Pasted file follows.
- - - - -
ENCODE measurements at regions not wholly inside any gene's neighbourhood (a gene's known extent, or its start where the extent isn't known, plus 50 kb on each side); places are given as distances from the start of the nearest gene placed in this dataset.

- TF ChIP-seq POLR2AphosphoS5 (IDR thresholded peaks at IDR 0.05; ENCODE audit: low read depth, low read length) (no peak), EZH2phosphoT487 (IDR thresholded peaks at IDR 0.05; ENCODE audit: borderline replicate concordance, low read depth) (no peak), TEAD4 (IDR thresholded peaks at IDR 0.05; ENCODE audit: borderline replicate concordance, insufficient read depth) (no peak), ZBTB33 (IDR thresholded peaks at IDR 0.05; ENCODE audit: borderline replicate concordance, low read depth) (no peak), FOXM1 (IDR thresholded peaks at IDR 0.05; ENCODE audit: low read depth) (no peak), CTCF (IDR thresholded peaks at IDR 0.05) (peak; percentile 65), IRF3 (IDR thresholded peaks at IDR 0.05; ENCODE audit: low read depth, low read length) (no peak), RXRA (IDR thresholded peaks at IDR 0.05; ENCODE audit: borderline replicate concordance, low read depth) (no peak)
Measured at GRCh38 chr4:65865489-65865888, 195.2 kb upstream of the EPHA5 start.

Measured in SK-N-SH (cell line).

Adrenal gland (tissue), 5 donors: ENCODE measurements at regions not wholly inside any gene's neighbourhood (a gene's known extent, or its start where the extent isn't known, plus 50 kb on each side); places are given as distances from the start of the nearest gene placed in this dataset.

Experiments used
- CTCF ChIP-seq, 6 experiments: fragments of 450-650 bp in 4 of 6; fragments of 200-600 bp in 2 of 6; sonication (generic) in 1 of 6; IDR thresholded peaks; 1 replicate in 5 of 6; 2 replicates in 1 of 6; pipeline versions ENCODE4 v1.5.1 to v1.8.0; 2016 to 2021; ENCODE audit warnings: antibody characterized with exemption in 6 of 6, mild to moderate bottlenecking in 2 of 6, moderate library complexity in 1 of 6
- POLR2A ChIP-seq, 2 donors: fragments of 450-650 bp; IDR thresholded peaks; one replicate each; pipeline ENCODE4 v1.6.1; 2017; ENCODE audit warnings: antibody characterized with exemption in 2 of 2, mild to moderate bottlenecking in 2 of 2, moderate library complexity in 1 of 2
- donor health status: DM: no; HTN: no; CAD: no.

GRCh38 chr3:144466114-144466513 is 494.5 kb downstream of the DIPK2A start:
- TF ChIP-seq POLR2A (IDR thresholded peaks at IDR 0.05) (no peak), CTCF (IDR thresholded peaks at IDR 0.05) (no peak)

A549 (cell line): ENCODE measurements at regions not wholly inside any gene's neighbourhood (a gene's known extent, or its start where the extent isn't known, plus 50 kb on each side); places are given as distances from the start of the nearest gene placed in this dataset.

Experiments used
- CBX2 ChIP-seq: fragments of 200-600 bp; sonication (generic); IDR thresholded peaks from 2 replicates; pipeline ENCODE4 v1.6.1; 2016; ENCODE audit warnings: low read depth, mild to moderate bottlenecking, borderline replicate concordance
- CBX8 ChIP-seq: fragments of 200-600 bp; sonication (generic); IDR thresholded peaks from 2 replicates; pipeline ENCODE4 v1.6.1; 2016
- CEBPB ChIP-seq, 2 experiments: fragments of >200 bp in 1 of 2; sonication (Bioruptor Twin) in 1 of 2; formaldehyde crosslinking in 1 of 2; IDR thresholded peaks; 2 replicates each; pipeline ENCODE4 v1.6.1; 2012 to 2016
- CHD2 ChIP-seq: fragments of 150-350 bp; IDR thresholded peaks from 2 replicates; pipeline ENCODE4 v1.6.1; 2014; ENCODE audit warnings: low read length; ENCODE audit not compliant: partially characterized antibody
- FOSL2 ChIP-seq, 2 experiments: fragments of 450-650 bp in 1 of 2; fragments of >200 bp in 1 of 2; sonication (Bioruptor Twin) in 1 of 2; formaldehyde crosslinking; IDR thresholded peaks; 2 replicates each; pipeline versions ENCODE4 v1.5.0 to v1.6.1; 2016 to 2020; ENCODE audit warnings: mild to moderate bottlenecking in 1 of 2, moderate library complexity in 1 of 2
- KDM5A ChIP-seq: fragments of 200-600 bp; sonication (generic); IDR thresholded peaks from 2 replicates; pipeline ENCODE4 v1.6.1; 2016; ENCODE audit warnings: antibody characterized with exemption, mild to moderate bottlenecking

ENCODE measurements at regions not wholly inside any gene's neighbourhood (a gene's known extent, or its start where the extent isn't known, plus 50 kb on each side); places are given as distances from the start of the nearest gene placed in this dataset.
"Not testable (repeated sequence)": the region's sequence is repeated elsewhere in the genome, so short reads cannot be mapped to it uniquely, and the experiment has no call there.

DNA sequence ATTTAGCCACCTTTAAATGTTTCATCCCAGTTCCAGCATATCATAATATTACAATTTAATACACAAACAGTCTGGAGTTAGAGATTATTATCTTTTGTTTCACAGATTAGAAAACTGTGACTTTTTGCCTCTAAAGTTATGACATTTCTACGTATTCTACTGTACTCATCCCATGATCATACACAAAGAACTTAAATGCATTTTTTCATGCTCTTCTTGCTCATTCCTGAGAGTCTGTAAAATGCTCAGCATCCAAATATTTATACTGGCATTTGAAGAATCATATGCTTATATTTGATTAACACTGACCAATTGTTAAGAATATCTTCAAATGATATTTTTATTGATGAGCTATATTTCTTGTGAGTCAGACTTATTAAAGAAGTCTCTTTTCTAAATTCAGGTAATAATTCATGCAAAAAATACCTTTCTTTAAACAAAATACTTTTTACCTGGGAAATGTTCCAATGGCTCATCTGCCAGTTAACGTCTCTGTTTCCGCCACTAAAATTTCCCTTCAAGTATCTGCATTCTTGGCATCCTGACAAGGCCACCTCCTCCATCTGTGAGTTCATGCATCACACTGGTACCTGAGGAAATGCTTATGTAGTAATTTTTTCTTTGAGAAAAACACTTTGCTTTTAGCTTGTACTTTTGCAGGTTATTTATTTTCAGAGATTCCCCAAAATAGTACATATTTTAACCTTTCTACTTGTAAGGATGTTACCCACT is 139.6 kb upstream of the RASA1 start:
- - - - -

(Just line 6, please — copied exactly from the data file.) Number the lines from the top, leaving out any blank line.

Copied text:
Experiments used